British beauty means business
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For an industry that is based on building confidence, the British beauty business has always suffered from low self-esteem.
The £17bn industry, which employs 1m people in the UK and is forecast to grow 16 per cent by 2016 (according to Ernst & Young), has, ironically, long been seen as the plainer younger sibling of fashion. As facialist Amanda Lacey says, “Fashion has been the bigger sister, and beauty has been pushed to the bottom of the pile.”
This may be about to change. On July 17, Cosmetic Executive Women UK, a philanthropic organisation that promotes women in the industry, is hosting a House of Commons reception for 140 MPs, peers and industry leaders, entitled The Shape of Things to Come – The Importance of the UK Cosmetics Sector.
“People were not aware of the size of the contribution of beauty business,” says Carol Bagnald, commercial director at HSBC, which is co-hosting the event. “We have a fund for £5bn earmarked for small and medium enterprises, mainly for new UK beauty brands.”
Caroline Neville, chairman of CEW UK, supports this view. “During fashion week, all I could see were designers going to Downing Street with Samantha Cameron as the ambassador for British fashion. People don’t realise how big the beauty business is. The government says we need more exports and more entrepreneurs, but they should just look at beauty.”
Maybe they are beginning to do that: perfumer Roja Dove was recently named ambassador for creativity as part of the government’s “GREAT” campaign to promote investment in Britain.
Jo Malone remains the model for the beauty entrepreneur. She sold her business to Estée Lauder in 1999 for an undisclosed sum, and today Euromonitor values the brand at $50.5m. But this staple of the British beauty world has competition from Burberry.
Such has been the success of Burberry Beauty and Fragrance that the company paid €181m (£154m) in December 2012 to break away from licensees Interparfums to create an entirely new division. “Burberry is now looking at the beauty segment as much more important and putting a lot of people behind it and development,” says Marigay McKee, chief merchant at Harrods. “I think we will see a whole new skincare body regime coming out of there very soon.” Angela Ahrendts, Burberry’s chief executive officer, says of the brand’s fragrance and beauty line; “There are significant opportunities to accelerate the growth of this business over time.”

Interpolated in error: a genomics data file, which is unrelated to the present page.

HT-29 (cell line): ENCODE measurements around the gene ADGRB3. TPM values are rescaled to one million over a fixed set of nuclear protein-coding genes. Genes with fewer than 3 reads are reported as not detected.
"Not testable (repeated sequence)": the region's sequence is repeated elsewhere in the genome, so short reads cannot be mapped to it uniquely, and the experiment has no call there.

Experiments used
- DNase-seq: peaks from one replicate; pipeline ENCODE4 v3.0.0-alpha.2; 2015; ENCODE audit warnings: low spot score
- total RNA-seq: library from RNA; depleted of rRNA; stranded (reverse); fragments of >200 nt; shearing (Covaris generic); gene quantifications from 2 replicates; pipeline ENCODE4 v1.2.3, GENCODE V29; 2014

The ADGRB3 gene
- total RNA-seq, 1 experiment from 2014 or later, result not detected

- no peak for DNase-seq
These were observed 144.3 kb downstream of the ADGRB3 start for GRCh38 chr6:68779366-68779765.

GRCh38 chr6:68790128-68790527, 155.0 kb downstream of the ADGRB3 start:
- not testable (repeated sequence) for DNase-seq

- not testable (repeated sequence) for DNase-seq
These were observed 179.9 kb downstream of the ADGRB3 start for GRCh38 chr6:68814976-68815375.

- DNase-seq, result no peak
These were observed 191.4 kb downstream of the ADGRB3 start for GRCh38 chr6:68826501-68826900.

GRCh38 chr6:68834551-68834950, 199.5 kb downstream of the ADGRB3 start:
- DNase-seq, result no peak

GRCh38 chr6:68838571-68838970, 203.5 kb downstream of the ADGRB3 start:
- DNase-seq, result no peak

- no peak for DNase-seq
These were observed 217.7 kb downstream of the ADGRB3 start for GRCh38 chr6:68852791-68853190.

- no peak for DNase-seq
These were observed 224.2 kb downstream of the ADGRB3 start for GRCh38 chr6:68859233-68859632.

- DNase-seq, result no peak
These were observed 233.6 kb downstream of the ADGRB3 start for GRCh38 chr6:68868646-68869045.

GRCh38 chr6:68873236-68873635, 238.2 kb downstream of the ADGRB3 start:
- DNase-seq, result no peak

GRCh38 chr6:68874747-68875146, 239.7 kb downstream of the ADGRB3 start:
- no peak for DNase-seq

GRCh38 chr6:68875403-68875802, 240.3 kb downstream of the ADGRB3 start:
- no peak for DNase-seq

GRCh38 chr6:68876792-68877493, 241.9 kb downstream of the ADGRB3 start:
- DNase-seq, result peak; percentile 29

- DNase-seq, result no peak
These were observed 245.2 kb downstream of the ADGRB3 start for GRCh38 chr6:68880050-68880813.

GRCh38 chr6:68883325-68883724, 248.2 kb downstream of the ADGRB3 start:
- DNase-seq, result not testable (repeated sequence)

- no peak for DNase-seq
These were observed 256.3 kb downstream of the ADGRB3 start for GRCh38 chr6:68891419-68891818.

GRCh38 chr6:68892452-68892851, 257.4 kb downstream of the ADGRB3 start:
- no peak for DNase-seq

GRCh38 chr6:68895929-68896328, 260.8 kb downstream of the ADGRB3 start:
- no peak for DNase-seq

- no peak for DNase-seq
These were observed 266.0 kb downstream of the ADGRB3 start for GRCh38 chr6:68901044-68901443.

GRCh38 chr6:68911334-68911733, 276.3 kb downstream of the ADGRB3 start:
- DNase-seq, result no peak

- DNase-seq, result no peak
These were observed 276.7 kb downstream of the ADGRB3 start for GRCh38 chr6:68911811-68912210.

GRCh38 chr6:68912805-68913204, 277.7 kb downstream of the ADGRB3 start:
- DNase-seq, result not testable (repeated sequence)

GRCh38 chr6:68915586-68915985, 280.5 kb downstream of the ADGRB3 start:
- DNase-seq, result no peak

The wedding of Prince William and Kate Middleton in 2011 spurred the visibility of certain beauty products. Waiting lists ensued when Kate’s choice of skincare was revealed to be a small brand, Heaven. The company’s sales jumped 35 per cent and its bee venom facials made the cover of Vanity Fair magazine. Perfumes also got a lift. “Kate wore a British scent, White Gardenia Petals by Illuminum, on her wedding day and sales skyrocketed,” says Emma Reinhold, editor of SPC (Soap, Perfumery and Cosmetics), a trade magazine that launched the Cosmetics Business Innovation Awards last month.
Other major UK beauty exports include make-up artists such as Pat McGrath, Kay Montano, Lisa Eldridge and Charlotte Tilbury. Facialists Sarah Chapman, Georgia Louise and Amanda Lacey are currently the toast of New York. According to Louise, aesthetician to Linda Evangelista, Cameron Diaz, Emma Stone and Katy Perry, the reason is simple: “The training is much stronger in the UK. It takes two years, as opposed to the US, where it is six months. Crucially, we get in there with our hands, we don’t rely so much on machines.”
Brooklyn even boasts a beauty shop, Shen, specialising in British imports. “It started for selfish reasons, because my favourite brands weren’t available in the US,” explains Julia Stringer, the store’s Northamptonshire-born co-founder. “People trust the Brits, and they trust our products.”
This trust offers a “massive opportunity” for a UK high-end skincare brand, with a similar pull to Sisley or La Prairie, says McKee at Harrods. “Our number one British beauty brand is Jo Malone, then Roja Dove, who has a turnover of £4m in Harrods alone, then Burberry Beauty, then Molton Brown, which does a huge business for us,” she adds.
More traditional brands, such as Floris and Penhaligon’s, also feature. “We have international visitors coming for British brands they cannot get abroad,” says McKee. “Plus British women used to think they were cool for not having a leg wax or a manicure but now the Harrods Urban Retreat takes 3,000 calls a day, and half the clients are locals.”
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